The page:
At 11 a.m., DeSantis and Florida Division of Emergency Management Director Jared Moskowitz joined Tampa General Hospital CEO John Couris at the hospital for a press conference.
During the press conference, a doctor at Tampa General said the first shipment to the hospital included 20,000 doses of Pfizer’s vaccine. DeSantis said another shipment of 20,000 doses will be delivered statewide on Tuesday.
DeSantis also said he is hopeful that Moderna’s vaccine will be approved for emergency use by the end of this week and will delivered starting next week. When Moderna’s vaccine is distributed, he said Florida should receive between 300,000 and 400,000 doses.
At the end of the press conference, Vanessa Arroyo, a nurse at Tampa General, was one of the first people to receive Pfizer’s COVID-19 vaccine at the hospital.
DeSantis was at TGH Monday morning as the boxes of vaccine doses arrived.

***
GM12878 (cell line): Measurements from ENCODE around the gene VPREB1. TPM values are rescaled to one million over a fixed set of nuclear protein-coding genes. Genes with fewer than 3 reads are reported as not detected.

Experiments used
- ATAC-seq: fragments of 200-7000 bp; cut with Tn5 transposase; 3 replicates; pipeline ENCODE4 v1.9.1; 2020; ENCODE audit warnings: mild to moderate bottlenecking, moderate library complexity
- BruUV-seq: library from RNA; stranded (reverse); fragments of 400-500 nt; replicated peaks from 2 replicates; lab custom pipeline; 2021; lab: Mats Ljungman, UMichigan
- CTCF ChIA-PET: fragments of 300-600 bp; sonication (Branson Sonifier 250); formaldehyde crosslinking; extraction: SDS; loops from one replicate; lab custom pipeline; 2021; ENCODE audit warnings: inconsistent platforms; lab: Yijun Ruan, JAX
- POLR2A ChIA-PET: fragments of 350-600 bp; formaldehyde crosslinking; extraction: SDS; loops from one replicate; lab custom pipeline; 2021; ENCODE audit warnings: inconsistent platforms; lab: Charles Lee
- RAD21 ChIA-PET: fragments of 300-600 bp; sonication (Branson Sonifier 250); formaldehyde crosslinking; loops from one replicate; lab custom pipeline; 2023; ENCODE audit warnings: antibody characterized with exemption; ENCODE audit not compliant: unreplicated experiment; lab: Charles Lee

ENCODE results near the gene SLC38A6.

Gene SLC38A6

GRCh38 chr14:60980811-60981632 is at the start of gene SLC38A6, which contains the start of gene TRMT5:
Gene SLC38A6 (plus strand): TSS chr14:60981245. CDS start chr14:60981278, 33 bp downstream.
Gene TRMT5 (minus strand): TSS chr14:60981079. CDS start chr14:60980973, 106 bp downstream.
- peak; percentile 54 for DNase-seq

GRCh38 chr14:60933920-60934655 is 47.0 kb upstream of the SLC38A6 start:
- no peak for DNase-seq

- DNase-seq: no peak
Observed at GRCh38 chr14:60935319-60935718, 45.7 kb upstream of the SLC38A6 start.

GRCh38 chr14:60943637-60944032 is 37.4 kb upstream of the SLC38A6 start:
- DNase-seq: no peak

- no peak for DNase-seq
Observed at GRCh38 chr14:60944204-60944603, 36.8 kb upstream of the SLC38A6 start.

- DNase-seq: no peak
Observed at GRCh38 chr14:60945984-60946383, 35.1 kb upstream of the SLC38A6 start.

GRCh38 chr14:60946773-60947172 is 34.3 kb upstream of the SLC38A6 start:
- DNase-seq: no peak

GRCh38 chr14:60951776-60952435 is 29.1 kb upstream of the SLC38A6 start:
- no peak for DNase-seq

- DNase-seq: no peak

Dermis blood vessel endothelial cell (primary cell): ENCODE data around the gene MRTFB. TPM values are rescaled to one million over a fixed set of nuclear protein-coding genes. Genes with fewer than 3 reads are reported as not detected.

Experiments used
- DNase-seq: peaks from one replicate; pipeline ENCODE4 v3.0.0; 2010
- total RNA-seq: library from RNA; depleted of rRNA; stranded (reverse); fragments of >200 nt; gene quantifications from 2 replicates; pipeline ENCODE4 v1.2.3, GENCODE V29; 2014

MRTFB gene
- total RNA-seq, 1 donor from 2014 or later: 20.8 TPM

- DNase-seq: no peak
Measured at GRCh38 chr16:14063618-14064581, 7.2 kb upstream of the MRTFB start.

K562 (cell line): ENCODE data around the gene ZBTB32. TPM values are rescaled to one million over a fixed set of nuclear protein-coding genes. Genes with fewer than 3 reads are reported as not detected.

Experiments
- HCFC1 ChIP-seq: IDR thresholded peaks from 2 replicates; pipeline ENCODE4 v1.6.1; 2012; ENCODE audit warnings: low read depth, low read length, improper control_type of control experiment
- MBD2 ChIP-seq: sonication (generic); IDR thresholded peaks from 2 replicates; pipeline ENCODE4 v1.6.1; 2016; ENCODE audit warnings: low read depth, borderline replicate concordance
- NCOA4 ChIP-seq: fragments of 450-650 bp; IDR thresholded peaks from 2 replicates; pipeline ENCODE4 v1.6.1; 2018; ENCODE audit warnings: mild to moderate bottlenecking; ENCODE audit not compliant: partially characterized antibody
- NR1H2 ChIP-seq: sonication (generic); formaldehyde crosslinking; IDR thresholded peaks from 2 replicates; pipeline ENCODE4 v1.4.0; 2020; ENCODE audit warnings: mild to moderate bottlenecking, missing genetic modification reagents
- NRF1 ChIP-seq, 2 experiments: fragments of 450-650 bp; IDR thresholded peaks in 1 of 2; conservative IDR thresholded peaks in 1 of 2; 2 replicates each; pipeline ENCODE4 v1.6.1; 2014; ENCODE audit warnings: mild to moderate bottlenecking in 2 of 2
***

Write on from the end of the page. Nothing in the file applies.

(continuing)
The vaccine will first be provided to health care workers and others at higher risk for contracting the coronavirus, such as people living at long-term care facilities.
People living in long-term care centers in Broward and Pinellas counties will be among the first to receive the COVID-19 vaccine.
Tampa General Hospital is among five hospitals in Florida that will get a portion of 97,500 doses. It says the hospital has the ability to maintain the ultra-cold storage required by the vaccine — 112 degrees below zero.
“You’ll see vaccine move into this area, probably by next week. At this time (next week), I would expect there to be vaccine in our freezer at Tampa General Hospital,” said Dr. Jason Wilson, the Associate Medical Director at TGH’s emergency department, said last week.
Another 60,450 will be sent to CVS and Walgreens for use in long-term care facilities, and about 21,450 doses are allocated for the Florida Department of Health.
Pfizer’s vaccine follows a two-dose schedule, meaning people who receive the first shot must get the second shot about three weeks later. The FDA says the vaccine was 95-percent effective in preventing COVID-19 among clinical trial participants based upon the schedule.
The vaccine, like other medications, could cause side effects. Those most commonly reported side effects include pain at the injection site, tiredness, headache, muscle pain, chills, joint pain and fever, according to the FDA. Among trial participants, more people experienced side effects after the second dose.
Still, side effects still could be felt after the first dose.